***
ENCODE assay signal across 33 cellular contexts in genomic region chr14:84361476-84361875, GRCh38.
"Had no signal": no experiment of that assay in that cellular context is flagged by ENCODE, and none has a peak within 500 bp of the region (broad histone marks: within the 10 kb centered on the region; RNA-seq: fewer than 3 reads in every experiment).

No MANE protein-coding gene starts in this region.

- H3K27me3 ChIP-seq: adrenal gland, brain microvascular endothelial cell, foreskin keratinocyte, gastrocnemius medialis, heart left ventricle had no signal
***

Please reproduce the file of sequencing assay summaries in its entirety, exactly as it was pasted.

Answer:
ENCODE assay signal across 33 cellular contexts in genomic region chr14:84361476-84361875, GRCh38.
"Had no signal": no experiment of that assay in that cellular context is flagged by ENCODE, and none has a peak within 500 bp of the region (broad histone marks: within the 10 kb centered on the region; RNA-seq: fewer than 3 reads in every experiment).

No MANE protein-coding gene starts in this region.

- H3K27me3 ChIP-seq: adrenal gland, brain microvascular endothelial cell, foreskin keratinocyte, gastrocnemius medialis, heart left ventricle had no signal